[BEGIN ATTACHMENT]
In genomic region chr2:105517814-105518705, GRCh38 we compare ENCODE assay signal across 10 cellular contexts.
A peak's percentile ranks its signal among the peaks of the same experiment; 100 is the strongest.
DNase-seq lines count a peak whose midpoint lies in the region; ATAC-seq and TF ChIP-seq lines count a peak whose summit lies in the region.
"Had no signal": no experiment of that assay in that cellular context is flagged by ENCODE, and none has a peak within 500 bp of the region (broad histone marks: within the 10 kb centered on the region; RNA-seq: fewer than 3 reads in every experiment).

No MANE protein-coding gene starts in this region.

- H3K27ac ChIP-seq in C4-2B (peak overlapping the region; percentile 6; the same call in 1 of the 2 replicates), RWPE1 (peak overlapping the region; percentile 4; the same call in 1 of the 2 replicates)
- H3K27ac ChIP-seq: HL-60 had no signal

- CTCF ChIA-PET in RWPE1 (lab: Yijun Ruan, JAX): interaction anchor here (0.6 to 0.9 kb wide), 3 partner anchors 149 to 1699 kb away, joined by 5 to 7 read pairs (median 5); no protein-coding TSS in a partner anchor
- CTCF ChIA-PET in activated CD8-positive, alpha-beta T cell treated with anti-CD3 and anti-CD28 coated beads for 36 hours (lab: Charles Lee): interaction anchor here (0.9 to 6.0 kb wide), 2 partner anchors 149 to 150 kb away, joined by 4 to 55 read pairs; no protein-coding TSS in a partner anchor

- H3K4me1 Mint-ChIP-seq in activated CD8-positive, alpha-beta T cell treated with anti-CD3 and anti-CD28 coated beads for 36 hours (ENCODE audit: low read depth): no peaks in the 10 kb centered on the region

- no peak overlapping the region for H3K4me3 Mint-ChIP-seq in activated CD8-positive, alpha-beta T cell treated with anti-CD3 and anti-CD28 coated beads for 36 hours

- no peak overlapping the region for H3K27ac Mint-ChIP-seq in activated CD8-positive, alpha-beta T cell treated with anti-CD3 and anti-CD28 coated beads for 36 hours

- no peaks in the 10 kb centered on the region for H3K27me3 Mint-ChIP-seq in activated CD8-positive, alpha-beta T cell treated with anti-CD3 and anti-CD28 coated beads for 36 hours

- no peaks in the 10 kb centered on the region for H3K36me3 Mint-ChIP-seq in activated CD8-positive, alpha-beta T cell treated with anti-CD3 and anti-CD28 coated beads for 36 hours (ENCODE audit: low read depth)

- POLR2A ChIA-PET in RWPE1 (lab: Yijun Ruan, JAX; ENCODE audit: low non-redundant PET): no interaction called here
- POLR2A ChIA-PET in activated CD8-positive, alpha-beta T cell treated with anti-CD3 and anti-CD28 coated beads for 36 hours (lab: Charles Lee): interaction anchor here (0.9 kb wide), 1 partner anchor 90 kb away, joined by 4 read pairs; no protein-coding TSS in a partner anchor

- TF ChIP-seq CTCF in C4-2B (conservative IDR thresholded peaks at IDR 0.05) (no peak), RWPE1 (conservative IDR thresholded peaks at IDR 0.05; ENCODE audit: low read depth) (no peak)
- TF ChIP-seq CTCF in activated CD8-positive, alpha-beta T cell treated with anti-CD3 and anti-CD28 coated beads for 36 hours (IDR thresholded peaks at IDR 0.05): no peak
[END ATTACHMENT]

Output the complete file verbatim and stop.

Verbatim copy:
In genomic region chr2:105517814-105518705, GRCh38 we compare ENCODE assay signal across 10 cellular contexts.
A peak's percentile ranks its signal among the peaks of the same experiment; 100 is the strongest.
DNase-seq lines count a peak whose midpoint lies in the region; ATAC-seq and TF ChIP-seq lines count a peak whose summit lies in the region.
"Had no signal": no experiment of that assay in that cellular context is flagged by ENCODE, and none has a peak within 500 bp of the region (broad histone marks: within the 10 kb centered on the region; RNA-seq: fewer than 3 reads in every experiment).

No MANE protein-coding gene starts in this region.

- H3K27ac ChIP-seq in C4-2B (peak overlapping the region; percentile 6; the same call in 1 of the 2 replicates), RWPE1 (peak overlapping the region; percentile 4; the same call in 1 of the 2 replicates)
- H3K27ac ChIP-seq: HL-60 had no signal

- CTCF ChIA-PET in RWPE1 (lab: Yijun Ruan, JAX): interaction anchor here (0.6 to 0.9 kb wide), 3 partner anchors 149 to 1699 kb away, joined by 5 to 7 read pairs (median 5); no protein-coding TSS in a partner anchor
- CTCF ChIA-PET in activated CD8-positive, alpha-beta T cell treated with anti-CD3 and anti-CD28 coated beads for 36 hours (lab: Charles Lee): interaction anchor here (0.9 to 6.0 kb wide), 2 partner anchors 149 to 150 kb away, joined by 4 to 55 read pairs; no protein-coding TSS in a partner anchor

- H3K4me1 Mint-ChIP-seq in activated CD8-positive, alpha-beta T cell treated with anti-CD3 and anti-CD28 coated beads for 36 hours (ENCODE audit: low read depth): no peaks in the 10 kb centered on the region

- no peak overlapping the region for H3K4me3 Mint-ChIP-seq in activated CD8-positive, alpha-beta T cell treated with anti-CD3 and anti-CD28 coated beads for 36 hours

- no peak overlapping the region for H3K27ac Mint-ChIP-seq in activated CD8-positive, alpha-beta T cell treated with anti-CD3 and anti-CD28 coated beads for 36 hours

- no peaks in the 10 kb centered on the region for H3K27me3 Mint-ChIP-seq in activated CD8-positive, alpha-beta T cell treated with anti-CD3 and anti-CD28 coated beads for 36 hours

- no peaks in the 10 kb centered on the region for H3K36me3 Mint-ChIP-seq in activated CD8-positive, alpha-beta T cell treated with anti-CD3 and anti-CD28 coated beads for 36 hours (ENCODE audit: low read depth)

- POLR2A ChIA-PET in RWPE1 (lab: Yijun Ruan, JAX; ENCODE audit: low non-redundant PET): no interaction called here
- POLR2A ChIA-PET in activated CD8-positive, alpha-beta T cell treated with anti-CD3 and anti-CD28 coated beads for 36 hours (lab: Charles Lee): interaction anchor here (0.9 kb wide), 1 partner anchor 90 kb away, joined by 4 read pairs; no protein-coding TSS in a partner anchor

- TF ChIP-seq CTCF in C4-2B (conservative IDR thresholded peaks at IDR 0.05) (no peak), RWPE1 (conservative IDR thresholded peaks at IDR 0.05; ENCODE audit: low read depth) (no peak)
- TF ChIP-seq CTCF in activated CD8-positive, alpha-beta T cell treated with anti-CD3 and anti-CD28 coated beads for 36 hours (IDR thresholded peaks at IDR 0.05): no peak